Canopies - EZ Up & EZ Down

From time to time someone asks about canopies. I’ll never find this
link again so I thought I’d post it now, so it will come up in a
search. This is a story of woe about an EZ Up canopy and how rain can
take them out.

I hope this is helpful to someone


I had an EZ Up my first 3 years as it was all I could afford.

I did ALL the tricks people taught me…I clamped the sides to keep
it taut and create rain gutters, I “hooped” the corners to prevent
puddles, I staked…I resorted to praying.

My top collapsed any time there was even minimal rain, it flew up
into the trees. Two of the feet on the bottom of the legs broke off.
I had to repeatedly seam seal it which results in an ugly yellow

None of the storms I was in were very big ones, ONLY the EZ-Ups had
a problem. I now have a light dome…I even made it through tornadic
winds in Indianapolis in that. At the same show I saw an EZ-Up fly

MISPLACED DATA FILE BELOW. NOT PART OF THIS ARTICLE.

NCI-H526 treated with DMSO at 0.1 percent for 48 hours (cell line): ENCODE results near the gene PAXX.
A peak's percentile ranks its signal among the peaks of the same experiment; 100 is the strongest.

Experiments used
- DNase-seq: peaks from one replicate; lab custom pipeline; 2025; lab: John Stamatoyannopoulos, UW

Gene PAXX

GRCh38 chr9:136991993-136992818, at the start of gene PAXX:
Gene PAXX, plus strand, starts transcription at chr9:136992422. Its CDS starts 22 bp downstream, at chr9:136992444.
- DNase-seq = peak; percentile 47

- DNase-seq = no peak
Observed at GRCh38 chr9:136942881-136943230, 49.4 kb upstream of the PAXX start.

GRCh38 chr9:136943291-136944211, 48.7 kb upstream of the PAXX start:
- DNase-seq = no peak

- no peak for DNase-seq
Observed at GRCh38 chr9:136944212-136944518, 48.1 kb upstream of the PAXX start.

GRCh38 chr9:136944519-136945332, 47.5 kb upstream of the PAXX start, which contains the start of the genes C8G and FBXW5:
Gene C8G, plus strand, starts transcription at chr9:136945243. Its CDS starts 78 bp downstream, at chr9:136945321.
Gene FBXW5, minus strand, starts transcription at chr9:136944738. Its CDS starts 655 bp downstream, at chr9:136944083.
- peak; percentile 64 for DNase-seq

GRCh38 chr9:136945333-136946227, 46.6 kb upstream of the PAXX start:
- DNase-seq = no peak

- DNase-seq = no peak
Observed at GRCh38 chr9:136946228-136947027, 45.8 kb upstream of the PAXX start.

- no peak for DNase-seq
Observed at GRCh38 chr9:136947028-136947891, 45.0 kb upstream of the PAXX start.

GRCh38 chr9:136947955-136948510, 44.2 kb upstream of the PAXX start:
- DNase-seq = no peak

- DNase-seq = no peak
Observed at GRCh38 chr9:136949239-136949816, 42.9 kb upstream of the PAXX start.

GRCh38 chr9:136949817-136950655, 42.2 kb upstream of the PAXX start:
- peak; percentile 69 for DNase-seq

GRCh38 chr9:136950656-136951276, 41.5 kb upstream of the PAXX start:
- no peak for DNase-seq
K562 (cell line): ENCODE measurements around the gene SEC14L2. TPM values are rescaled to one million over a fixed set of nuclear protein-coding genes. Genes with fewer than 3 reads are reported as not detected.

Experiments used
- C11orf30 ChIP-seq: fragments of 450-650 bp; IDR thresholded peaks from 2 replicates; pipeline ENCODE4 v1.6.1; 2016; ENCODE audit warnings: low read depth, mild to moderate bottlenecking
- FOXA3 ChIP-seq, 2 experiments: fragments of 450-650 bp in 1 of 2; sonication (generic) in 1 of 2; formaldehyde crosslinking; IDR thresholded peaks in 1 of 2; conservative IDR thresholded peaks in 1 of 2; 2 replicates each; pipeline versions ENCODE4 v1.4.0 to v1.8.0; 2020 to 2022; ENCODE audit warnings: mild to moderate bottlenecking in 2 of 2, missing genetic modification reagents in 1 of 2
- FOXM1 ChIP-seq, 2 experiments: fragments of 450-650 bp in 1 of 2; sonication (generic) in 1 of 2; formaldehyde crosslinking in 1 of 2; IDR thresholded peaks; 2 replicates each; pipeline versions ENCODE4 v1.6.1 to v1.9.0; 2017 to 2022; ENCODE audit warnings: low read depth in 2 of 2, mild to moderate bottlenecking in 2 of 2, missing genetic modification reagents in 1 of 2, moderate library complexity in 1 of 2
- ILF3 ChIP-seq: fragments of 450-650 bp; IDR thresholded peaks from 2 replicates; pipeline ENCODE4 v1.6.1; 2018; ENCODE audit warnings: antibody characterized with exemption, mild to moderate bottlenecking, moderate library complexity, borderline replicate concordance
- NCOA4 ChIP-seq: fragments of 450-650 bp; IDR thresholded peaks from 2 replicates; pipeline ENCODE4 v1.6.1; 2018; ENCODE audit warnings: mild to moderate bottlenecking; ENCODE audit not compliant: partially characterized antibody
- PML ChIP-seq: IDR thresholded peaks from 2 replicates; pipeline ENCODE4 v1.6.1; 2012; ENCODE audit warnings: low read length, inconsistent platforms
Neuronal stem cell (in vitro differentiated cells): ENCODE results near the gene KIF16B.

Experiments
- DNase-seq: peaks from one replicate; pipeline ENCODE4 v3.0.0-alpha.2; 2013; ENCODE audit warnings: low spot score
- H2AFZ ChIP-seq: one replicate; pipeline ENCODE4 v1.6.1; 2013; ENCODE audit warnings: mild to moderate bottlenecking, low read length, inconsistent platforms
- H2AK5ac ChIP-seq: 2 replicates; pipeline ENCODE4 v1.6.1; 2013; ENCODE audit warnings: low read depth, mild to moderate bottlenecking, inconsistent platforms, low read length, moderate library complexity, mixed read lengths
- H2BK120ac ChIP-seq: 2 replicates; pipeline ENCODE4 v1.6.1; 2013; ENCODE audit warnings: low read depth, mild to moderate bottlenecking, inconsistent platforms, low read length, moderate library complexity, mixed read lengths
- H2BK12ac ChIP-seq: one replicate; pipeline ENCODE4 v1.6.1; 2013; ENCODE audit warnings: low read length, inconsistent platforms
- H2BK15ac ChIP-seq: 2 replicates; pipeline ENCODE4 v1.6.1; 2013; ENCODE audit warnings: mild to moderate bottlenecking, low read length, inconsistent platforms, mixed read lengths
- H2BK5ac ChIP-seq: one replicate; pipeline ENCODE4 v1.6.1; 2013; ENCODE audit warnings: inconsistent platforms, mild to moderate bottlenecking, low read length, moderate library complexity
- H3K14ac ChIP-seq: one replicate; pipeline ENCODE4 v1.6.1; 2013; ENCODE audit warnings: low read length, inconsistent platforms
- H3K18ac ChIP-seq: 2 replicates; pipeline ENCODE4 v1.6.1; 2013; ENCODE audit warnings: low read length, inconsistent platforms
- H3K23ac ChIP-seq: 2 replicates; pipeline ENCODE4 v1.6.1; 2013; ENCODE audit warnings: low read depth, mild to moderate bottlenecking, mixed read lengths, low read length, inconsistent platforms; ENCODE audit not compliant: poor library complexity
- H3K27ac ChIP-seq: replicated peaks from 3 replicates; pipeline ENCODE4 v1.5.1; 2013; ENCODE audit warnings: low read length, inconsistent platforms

OVER a building. If I had known then what I know now I would have
begged and borrowed to start with a better tent.


This is a story of woe about an EZ Up canopy and how rain can take
them out. 

Thanks for posting this, Carla. People need to realize what the
problems are with EZ Up. There are hoops available that can be put
in the corners to help prevent the water pooling, at least to some

Part of the problem, as the link suggests, is that these canopies
are a hazard to the people around them. At the last show I did, I
was next to one, and it rained, and (once again) the owner
periodically pushed up on the inside to dump out the pooled water–
causing the water to splash explosively into my booth. He asked,
“Well, what am I supposed to do?” My only answer was “Get a better

My Light Dome is a pain to put up alone, and takes a lot more time
than the correctly-named EZ Up. It cost twice as much, too. But it
doesn’t ever collect water, it didn’t suffer at all when other tents
were sailing into Lake Michigan in a storm that had the rain going
horizontal (literally, no exaggeration), and it has a sky light, and
sides with zippers at the corners and in the centers for maximum
versatility. Oh, and the frame can be used indoors without the top,
to make any rectangle from 10x10 down to 5x5. I’ve even managed to